Recently, a DPS implementation was proposed in [9, 10], which enables low-complexity hybrid precoder design and also greatly improves the spectral efficiency. These benefits come from allowing the same signal to pass through two phase shifters. Inspired by this insight, we propose a hardware-efficient implementation in the following.
In the proposed implementation, phase shifters are used, where , as shown in Fig. 1. One critical difference between the proposed implementation and existing ones is that the number of phase shifters no longer depends on any other parameters, e.g., the number of RF chains or antennas, and can be made very small, which effectively improves the hardware efficiency. Inspired by the beneficial operation in the DPS implementation, the signal from each RF chain is passed through all available phase shifters. In other words, each phase shifter is an -channel phase shifter  that can simultaneously process the output signals from RF chains, i.e., in a parallel fashion. On the other hand, while the number of (multi-channel) phase shifters could be small, it is still intractable to shift arbitrary phases or to switch between multiple quantized phase levels at a high speed to adapt to the channel states. In our proposal, instead of variable phase shifters, the phase shifters are assumed with fixed phases , which is independent of the channel states. Thus, this proposal is referred as the FPS implementation.
Remark 1: With the limited number of fixed phase shifters, the analog precoder can only provide the same static precoding gain for all RF chain-antenna pairs and therefore inevitably entails performance loss.
To overcome this drawback brought by the simplified hardware implementation, we propose to cascade a dynamic switch network after the fixed phase shifters, which is adapted to the channel states. The signal flow in the FPS implementation is illustrated as follows. To clearly illustrate the proposed FPS implementation, we focus on the signal flow of one RF chain-antenna pair, as shown in Fig. 2.
The fixed phase shifters generate signals with different phases for the output signal of the given RF chain. We propose to adaptively combine a subset of the signals to compose the analog precoding gain from the RF chain to the antenna, which is realized by adaptive switches. Hence, switches are needed for each RF chain-antenna pair. Note that, with only binary on-off states, adaptive switches are much easier to implement than adaptive phase shifters [27, 24].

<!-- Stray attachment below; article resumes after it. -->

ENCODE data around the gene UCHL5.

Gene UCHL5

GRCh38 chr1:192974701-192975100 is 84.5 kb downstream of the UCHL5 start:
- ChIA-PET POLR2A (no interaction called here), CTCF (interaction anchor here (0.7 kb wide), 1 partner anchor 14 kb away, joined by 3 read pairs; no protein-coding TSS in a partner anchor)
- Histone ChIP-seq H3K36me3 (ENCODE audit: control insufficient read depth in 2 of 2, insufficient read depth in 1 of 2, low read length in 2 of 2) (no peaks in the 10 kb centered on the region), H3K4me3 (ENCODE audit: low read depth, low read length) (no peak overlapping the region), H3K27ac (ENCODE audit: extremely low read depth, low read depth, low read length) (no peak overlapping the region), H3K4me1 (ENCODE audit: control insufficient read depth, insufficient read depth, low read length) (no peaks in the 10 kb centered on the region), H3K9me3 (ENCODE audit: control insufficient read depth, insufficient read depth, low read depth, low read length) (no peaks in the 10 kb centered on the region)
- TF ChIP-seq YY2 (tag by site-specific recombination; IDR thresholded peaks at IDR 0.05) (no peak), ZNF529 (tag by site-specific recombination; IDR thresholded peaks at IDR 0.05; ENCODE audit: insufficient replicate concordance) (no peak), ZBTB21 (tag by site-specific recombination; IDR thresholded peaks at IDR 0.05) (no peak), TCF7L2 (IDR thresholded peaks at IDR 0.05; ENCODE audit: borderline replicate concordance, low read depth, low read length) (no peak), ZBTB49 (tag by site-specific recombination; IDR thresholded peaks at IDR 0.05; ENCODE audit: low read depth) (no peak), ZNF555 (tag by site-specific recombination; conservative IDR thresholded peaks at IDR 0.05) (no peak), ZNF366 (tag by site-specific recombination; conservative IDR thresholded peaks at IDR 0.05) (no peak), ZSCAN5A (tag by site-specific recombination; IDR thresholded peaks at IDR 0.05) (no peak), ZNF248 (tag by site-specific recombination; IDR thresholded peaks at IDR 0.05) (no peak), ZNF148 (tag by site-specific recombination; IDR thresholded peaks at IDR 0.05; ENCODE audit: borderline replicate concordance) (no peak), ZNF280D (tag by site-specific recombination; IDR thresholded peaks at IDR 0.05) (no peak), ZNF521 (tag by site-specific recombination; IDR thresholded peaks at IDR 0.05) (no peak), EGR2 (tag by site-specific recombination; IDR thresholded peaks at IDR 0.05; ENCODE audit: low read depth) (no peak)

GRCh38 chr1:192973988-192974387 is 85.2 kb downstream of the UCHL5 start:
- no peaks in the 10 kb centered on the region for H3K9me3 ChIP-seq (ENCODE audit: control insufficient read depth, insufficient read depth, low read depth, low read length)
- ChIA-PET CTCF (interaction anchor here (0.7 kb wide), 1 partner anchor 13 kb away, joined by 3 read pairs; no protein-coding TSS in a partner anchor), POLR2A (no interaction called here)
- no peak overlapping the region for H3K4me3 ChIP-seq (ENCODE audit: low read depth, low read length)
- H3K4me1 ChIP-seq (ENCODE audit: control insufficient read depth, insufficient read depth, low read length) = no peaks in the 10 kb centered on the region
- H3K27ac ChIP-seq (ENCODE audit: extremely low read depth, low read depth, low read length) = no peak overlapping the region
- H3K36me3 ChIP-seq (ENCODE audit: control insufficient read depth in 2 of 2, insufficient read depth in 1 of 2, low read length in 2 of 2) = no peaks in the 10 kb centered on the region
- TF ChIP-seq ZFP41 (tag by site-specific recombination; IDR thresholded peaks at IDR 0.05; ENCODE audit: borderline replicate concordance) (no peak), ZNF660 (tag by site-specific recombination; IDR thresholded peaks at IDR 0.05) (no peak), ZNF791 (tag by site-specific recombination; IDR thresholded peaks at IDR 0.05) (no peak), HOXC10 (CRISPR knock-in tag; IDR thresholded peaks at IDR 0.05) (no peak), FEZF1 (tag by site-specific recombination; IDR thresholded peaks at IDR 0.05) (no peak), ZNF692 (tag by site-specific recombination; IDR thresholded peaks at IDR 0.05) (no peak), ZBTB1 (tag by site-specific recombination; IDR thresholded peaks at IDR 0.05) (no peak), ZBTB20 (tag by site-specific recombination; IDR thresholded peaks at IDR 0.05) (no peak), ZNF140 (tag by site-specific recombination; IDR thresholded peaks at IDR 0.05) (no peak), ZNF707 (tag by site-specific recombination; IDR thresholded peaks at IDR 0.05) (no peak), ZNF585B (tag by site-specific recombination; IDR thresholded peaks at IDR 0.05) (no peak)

Remark 2: The adaptive switch network enables the analog precoder to offer various precoding gains for different RF chain-antenna pairs to adapt to the channel states. Later we will see that although the proposed FPS implementation can only provide the analog precoding gains from a -dimension codebook, its performance is satisfactory with just a small value of .
In summary, all the hardware components needed for the FPS implementation are fixed phase shifters and switches per RF chain-antenna pair, and the total number of switches depends on the employed mapping strategy.
Accordingly, the analog RF precoding matrix can be expressed as
where the switch matrix is a binary matrix with dimension , and the Boolean constraints are induced by the switches with binary states. Note that some entries may be forced to be zero due to different mapping strategies, which shall be discussed later. The matrix stands for the phase shift operation carried out by the available fixed phase shifters, given by a block diagonal matrix as
where is the normalized phase shifter vector containing all fixed phases . Note that although there are non-zero parameters in matrix , only phase shifters are required since the phase shifters are with parallel channels and shared by all RF chain-antenna pairs.
Table I lists the required hardware components in the analog network for different hybrid precoder structures, as well as the corresponding power consumption of each kind of hardware component . It shows that the proposed FPS implementation employs much less (fixed) phase shifters and consumes less power compared with existing works. While a bunch of switches are cascaded after the fixed phase shifters, the advantages of this proposal in hardware complexity and power consumption shall be demonstrated more explicitly in Section V via numerical comparisons.
Remark 3: The ease of implementation and operation is another important aspect in hybrid precoder design. As switches only have binary states while high-resolution phase shifters need to be adaptive between a large number of states, the design and implementation of adaptive switches are generally easier than high-resolution adaptive phase shifters , which makes the proposed FPS a practical and hardware-efficient implementation for the hybrid precoder structure.
Ii-C Problem Formulation